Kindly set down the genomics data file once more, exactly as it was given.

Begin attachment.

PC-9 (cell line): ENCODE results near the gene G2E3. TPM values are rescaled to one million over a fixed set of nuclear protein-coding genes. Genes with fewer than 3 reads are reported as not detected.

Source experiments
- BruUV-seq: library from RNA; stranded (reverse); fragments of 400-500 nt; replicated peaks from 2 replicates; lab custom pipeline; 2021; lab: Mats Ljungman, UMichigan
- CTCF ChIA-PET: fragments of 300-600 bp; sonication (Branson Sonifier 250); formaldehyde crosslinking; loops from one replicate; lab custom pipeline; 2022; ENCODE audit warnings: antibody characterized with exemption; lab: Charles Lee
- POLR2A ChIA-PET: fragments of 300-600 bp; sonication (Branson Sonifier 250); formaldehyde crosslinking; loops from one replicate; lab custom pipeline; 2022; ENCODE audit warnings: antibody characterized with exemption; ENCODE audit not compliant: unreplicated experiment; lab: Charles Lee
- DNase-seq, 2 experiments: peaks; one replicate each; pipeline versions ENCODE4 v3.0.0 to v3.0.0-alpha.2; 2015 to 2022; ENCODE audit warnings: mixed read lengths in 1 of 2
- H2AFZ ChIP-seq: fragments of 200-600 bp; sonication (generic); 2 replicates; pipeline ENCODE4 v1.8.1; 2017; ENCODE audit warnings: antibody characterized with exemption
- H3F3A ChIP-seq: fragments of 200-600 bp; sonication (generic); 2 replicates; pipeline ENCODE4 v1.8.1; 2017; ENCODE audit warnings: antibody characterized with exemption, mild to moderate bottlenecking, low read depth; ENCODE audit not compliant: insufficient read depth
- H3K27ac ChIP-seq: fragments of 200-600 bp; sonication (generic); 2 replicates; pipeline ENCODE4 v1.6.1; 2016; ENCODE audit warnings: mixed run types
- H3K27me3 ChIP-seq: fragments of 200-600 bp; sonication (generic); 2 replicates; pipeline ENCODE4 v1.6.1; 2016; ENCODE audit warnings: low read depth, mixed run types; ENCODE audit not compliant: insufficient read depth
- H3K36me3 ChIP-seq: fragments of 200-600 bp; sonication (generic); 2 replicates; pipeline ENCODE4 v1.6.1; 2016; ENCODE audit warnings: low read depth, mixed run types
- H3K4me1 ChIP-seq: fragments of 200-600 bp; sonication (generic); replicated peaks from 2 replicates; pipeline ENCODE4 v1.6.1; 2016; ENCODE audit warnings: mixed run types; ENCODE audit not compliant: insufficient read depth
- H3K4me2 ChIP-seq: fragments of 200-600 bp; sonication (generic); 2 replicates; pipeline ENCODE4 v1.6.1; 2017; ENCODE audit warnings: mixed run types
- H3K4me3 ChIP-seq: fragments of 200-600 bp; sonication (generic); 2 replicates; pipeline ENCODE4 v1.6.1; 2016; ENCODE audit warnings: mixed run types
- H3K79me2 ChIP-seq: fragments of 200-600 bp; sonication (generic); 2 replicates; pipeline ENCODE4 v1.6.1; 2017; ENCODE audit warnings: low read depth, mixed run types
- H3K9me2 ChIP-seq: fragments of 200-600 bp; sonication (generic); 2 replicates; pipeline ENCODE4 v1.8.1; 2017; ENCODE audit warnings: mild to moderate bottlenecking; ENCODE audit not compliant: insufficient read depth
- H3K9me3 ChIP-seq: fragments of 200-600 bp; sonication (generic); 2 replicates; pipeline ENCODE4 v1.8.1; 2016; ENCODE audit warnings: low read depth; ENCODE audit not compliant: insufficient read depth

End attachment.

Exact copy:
PC-9 (cell line): ENCODE results near the gene G2E3. TPM values are rescaled to one million over a fixed set of nuclear protein-coding genes. Genes with fewer than 3 reads are reported as not detected.

Source experiments
- BruUV-seq: library from RNA; stranded (reverse); fragments of 400-500 nt; replicated peaks from 2 replicates; lab custom pipeline; 2021; lab: Mats Ljungman, UMichigan
- CTCF ChIA-PET: fragments of 300-600 bp; sonication (Branson Sonifier 250); formaldehyde crosslinking; loops from one replicate; lab custom pipeline; 2022; ENCODE audit warnings: antibody characterized with exemption; lab: Charles Lee
- POLR2A ChIA-PET: fragments of 300-600 bp; sonication (Branson Sonifier 250); formaldehyde crosslinking; loops from one replicate; lab custom pipeline; 2022; ENCODE audit warnings: antibody characterized with exemption; ENCODE audit not compliant: unreplicated experiment; lab: Charles Lee
- DNase-seq, 2 experiments: peaks; one replicate each; pipeline versions ENCODE4 v3.0.0 to v3.0.0-alpha.2; 2015 to 2022; ENCODE audit warnings: mixed read lengths in 1 of 2
- H2AFZ ChIP-seq: fragments of 200-600 bp; sonication (generic); 2 replicates; pipeline ENCODE4 v1.8.1; 2017; ENCODE audit warnings: antibody characterized with exemption
- H3F3A ChIP-seq: fragments of 200-600 bp; sonication (generic); 2 replicates; pipeline ENCODE4 v1.8.1; 2017; ENCODE audit warnings: antibody characterized with exemption, mild to moderate bottlenecking, low read depth; ENCODE audit not compliant: insufficient read depth
- H3K27ac ChIP-seq: fragments of 200-600 bp; sonication (generic); 2 replicates; pipeline ENCODE4 v1.6.1; 2016; ENCODE audit warnings: mixed run types
- H3K27me3 ChIP-seq: fragments of 200-600 bp; sonication (generic); 2 replicates; pipeline ENCODE4 v1.6.1; 2016; ENCODE audit warnings: low read depth, mixed run types; ENCODE audit not compliant: insufficient read depth
- H3K36me3 ChIP-seq: fragments of 200-600 bp; sonication (generic); 2 replicates; pipeline ENCODE4 v1.6.1; 2016; ENCODE audit warnings: low read depth, mixed run types
- H3K4me1 ChIP-seq: fragments of 200-600 bp; sonication (generic); replicated peaks from 2 replicates; pipeline ENCODE4 v1.6.1; 2016; ENCODE audit warnings: mixed run types; ENCODE audit not compliant: insufficient read depth
- H3K4me2 ChIP-seq: fragments of 200-600 bp; sonication (generic); 2 replicates; pipeline ENCODE4 v1.6.1; 2017; ENCODE audit warnings: mixed run types
- H3K4me3 ChIP-seq: fragments of 200-600 bp; sonication (generic); 2 replicates; pipeline ENCODE4 v1.6.1; 2016; ENCODE audit warnings: mixed run types
- H3K79me2 ChIP-seq: fragments of 200-600 bp; sonication (generic); 2 replicates; pipeline ENCODE4 v1.6.1; 2017; ENCODE audit warnings: low read depth, mixed run types
- H3K9me2 ChIP-seq: fragments of 200-600 bp; sonication (generic); 2 replicates; pipeline ENCODE4 v1.8.1; 2017; ENCODE audit warnings: mild to moderate bottlenecking; ENCODE audit not compliant: insufficient read depth
- H3K9me3 ChIP-seq: fragments of 200-600 bp; sonication (generic); 2 replicates; pipeline ENCODE4 v1.8.1; 2016; ENCODE audit warnings: low read depth; ENCODE audit not compliant: insufficient read depth